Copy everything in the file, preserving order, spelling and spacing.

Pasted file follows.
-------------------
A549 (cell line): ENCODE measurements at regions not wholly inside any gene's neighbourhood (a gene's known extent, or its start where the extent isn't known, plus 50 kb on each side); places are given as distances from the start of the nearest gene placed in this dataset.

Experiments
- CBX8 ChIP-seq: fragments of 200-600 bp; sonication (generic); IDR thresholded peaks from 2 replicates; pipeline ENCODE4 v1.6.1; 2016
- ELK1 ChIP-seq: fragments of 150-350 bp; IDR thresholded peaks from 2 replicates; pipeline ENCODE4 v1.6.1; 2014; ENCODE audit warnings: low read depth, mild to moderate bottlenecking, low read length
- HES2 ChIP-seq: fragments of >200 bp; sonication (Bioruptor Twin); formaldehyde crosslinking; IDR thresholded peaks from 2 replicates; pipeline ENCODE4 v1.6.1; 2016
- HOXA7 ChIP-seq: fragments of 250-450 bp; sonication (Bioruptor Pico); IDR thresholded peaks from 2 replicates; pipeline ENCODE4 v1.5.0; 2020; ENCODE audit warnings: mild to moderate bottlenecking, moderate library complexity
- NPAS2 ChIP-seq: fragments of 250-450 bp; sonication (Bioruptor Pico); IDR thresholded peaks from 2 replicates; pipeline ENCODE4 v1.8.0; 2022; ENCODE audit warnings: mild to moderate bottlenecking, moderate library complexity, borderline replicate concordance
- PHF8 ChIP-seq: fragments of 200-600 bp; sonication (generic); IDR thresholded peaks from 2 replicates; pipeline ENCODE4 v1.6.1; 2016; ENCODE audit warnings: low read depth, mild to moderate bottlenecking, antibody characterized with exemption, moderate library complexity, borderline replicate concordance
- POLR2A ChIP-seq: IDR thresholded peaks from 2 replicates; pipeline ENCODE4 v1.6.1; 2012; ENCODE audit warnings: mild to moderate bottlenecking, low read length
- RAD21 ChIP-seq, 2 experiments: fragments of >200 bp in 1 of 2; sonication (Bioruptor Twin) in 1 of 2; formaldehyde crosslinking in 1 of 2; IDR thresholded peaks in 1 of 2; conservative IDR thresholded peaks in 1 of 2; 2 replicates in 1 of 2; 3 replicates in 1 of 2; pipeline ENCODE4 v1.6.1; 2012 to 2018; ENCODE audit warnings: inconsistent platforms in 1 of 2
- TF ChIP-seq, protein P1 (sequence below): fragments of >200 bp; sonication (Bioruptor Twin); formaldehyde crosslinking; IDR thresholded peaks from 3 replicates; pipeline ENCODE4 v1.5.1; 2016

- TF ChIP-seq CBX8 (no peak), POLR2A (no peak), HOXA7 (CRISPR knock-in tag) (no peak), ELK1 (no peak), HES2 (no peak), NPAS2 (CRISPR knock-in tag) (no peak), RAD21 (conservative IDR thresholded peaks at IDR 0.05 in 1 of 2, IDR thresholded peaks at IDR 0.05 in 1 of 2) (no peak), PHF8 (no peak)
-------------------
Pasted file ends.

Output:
A549 (cell line): ENCODE measurements at regions not wholly inside any gene's neighbourhood (a gene's known extent, or its start where the extent isn't known, plus 50 kb on each side); places are given as distances from the start of the nearest gene placed in this dataset.

Experiments
- CBX8 ChIP-seq: fragments of 200-600 bp; sonication (generic); IDR thresholded peaks from 2 replicates; pipeline ENCODE4 v1.6.1; 2016
- ELK1 ChIP-seq: fragments of 150-350 bp; IDR thresholded peaks from 2 replicates; pipeline ENCODE4 v1.6.1; 2014; ENCODE audit warnings: low read depth, mild to moderate bottlenecking, low read length
- HES2 ChIP-seq: fragments of >200 bp; sonication (Bioruptor Twin); formaldehyde crosslinking; IDR thresholded peaks from 2 replicates; pipeline ENCODE4 v1.6.1; 2016
- HOXA7 ChIP-seq: fragments of 250-450 bp; sonication (Bioruptor Pico); IDR thresholded peaks from 2 replicates; pipeline ENCODE4 v1.5.0; 2020; ENCODE audit warnings: mild to moderate bottlenecking, moderate library complexity
- NPAS2 ChIP-seq: fragments of 250-450 bp; sonication (Bioruptor Pico); IDR thresholded peaks from 2 replicates; pipeline ENCODE4 v1.8.0; 2022; ENCODE audit warnings: mild to moderate bottlenecking, moderate library complexity, borderline replicate concordance
- PHF8 ChIP-seq: fragments of 200-600 bp; sonication (generic); IDR thresholded peaks from 2 replicates; pipeline ENCODE4 v1.6.1; 2016; ENCODE audit warnings: low read depth, mild to moderate bottlenecking, antibody characterized with exemption, moderate library complexity, borderline replicate concordance
- POLR2A ChIP-seq: IDR thresholded peaks from 2 replicates; pipeline ENCODE4 v1.6.1; 2012; ENCODE audit warnings: mild to moderate bottlenecking, low read length
- RAD21 ChIP-seq, 2 experiments: fragments of >200 bp in 1 of 2; sonication (Bioruptor Twin) in 1 of 2; formaldehyde crosslinking in 1 of 2; IDR thresholded peaks in 1 of 2; conservative IDR thresholded peaks in 1 of 2; 2 replicates in 1 of 2; 3 replicates in 1 of 2; pipeline ENCODE4 v1.6.1; 2012 to 2018; ENCODE audit warnings: inconsistent platforms in 1 of 2
- TF ChIP-seq, protein P1 (sequence below): fragments of >200 bp; sonication (Bioruptor Twin); formaldehyde crosslinking; IDR thresholded peaks from 3 replicates; pipeline ENCODE4 v1.5.1; 2016

- TF ChIP-seq CBX8 (no peak), POLR2A (no peak), HOXA7 (CRISPR knock-in tag) (no peak), ELK1 (no peak), HES2 (no peak), NPAS2 (CRISPR knock-in tag) (no peak), RAD21 (conservative IDR thresholded peaks at IDR 0.05 in 1 of 2, IDR thresholded peaks at IDR 0.05 in 1 of 2) (no peak), PHF8 (no peak)